I went to Rosie’s house for the New Year's Eve dinner on Saturday evening. She made traditional Chinese rituals by inviting her ancestors (the deceased) to her house for New Year's Eve dinner. I wanted to do the same when my daughter, Angie, Doug, my son-in-law, and two grandchildren, Adam (9 years old) and Dova (6 years old) came back on New Year's Day. I set up a table in the living room in front of fireplace and placed my late husband John’s photo on the table. I searched all the albums for my and John’s parents photos, but in vain. So I wrote their names on two pieces (1 by 6 ft long) of red paper boards and hung them next to the table. The table was nicely arranged with a pair of red candles, incense jar and flowers. Foods and fruits were also displayed on the table. There were three glasses of wine on the table, one for heaven, one for earth and the other for people (the ancestors). After that, I was supposed to open the front door to invite the ghost ancestors to come inside the house for the feast. But something happened at that moment, Dova chipped her lips on the arm chair and she was bleeding a little. She was crying loudly and worrying that she was not able to eat anything anymore. In such chaotic moment, I forgot to open the door. Well, in my mind, I thought that they are a metaphor of spiritual ghosts, capable of going in and out of the house as they wish. So they were in the house already. The next step was for each family member to pay respect to the ancestors. We took turn to light up three incenses and doing prostration in front of the table as a gesture to pay our respect to them. I did it first. Angie made three bows instead. She felt a little awkward for the situation and also she was having some rashes from shingle virus infection. Adam was so excited to do the ritual without asking any silly question. When it was his turn, he did prostration so well, kneeling down in front of table like doing the “child pose” in my meditation class, what a sweet boy!! When all the incenses were burned out, we burned the paper “golden nuggets” in a jar outside the house. Burning the golden nuggets was made to send money to ancestors used in heaven. Actually, I forgot how to do the origami of “golden nuggets”. I folded few boats. Adam made whole bunch of airplanes. I hope it would be useful to the ghosts, ha! Ha!! In the end, Adam and I sprayed the wine on the burning paper and said goodbye his grandfather and many many great grandparents.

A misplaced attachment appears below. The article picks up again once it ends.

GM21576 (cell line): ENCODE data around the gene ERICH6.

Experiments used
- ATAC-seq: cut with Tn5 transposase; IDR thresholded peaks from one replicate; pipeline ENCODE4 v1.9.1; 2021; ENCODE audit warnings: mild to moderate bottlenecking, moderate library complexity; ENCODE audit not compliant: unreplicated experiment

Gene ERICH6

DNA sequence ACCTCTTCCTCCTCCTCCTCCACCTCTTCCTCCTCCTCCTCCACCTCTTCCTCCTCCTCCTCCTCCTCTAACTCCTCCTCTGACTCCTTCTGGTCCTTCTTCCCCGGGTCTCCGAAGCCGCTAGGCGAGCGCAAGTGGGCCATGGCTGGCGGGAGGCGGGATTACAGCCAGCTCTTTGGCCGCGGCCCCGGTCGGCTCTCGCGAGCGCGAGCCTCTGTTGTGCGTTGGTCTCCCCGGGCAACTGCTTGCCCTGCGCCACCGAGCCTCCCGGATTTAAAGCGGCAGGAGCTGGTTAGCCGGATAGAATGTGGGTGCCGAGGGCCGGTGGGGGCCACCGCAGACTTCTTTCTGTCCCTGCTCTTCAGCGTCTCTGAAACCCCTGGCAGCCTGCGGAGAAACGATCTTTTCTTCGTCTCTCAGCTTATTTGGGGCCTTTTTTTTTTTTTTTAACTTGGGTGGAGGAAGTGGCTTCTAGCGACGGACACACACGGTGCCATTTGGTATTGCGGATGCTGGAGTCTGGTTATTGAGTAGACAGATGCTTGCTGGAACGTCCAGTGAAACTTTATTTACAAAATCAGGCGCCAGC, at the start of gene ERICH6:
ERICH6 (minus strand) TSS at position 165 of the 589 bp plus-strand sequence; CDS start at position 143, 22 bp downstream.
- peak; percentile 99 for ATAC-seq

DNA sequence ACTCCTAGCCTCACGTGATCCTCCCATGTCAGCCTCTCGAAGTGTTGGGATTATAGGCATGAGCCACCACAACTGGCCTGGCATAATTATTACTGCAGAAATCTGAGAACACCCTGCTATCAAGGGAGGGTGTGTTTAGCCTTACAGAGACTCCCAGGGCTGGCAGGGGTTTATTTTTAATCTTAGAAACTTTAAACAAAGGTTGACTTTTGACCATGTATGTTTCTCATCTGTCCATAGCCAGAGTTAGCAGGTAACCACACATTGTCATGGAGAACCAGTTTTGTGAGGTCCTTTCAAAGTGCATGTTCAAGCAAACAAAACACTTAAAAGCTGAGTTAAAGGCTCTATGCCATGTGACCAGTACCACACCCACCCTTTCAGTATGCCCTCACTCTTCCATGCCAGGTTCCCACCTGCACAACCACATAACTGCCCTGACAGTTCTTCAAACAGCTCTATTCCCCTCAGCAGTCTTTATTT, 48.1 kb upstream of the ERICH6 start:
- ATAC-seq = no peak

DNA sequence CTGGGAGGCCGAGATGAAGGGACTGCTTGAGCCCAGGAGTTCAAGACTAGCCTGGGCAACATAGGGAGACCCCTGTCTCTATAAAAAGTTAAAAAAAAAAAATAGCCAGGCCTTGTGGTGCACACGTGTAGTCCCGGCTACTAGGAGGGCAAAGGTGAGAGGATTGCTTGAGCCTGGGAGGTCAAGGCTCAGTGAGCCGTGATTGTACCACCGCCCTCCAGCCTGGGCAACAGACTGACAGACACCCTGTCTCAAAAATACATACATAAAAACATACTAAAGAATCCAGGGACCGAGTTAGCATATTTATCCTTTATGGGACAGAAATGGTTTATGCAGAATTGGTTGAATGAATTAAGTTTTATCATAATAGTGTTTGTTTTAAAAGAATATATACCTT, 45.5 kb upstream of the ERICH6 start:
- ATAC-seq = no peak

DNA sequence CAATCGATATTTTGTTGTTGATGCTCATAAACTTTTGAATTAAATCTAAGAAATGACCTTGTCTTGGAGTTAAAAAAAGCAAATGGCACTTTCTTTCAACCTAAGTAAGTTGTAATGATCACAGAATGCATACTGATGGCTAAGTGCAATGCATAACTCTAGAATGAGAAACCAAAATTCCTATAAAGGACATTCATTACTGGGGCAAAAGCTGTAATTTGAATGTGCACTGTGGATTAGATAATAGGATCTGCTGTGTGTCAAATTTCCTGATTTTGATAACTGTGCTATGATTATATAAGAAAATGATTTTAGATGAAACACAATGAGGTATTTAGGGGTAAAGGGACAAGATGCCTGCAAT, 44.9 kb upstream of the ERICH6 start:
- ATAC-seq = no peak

Adam contemplates folding airplanes.
Upon further reading in Good Luck Life, I learned that joss paper, imprinted with silver and gold stamps are supposed to be folded into ingot shapes so the paper will ignite and burn easily. When folded correctly (roll it into an empty tube similar to a coin wrapper, tuck in the bottom edges and leave the top edges pointing out), it looks like a boat-shaped gold ingot. Since I forgot how to make an origami boat, I suggested that we make paper airplanes. Of course Adam can't fold paper airplanes without throwing a few.
By the time we were to pay respects. I did so reluctantly. I bowed three times, but refused to prostate on the floor and put my three incense sticks in the holder. When it was Adam's turn, he bowed deeply.
And performed the prostration as if he was being graded.
My mom and I were surprised that Adam completely embraced these rituals without question. We were giggling so much I couldn't even get a still photograph of him. He kept looking at us to see if he was doing anything wrong. We kept reassuring him though our giggles that he was doing it absolutely right, more correctly than we had done. He may be the most Chinese of us all.
At this point, Dova was screaming because she nearly knocked a tooth out and her mouth was a bloody mess. I had to hold her for an hour before she calmed down. Doug went to another room because he didn't like the smoky incense. It was picture perfect.
While the incense was burning, the ghosts were still eating. After the ancestor's feast (i.e. the incense burned out), Adam and grandma went outside to burn the money for the ancestors.
We were definitely "practical" and ate the food afterward.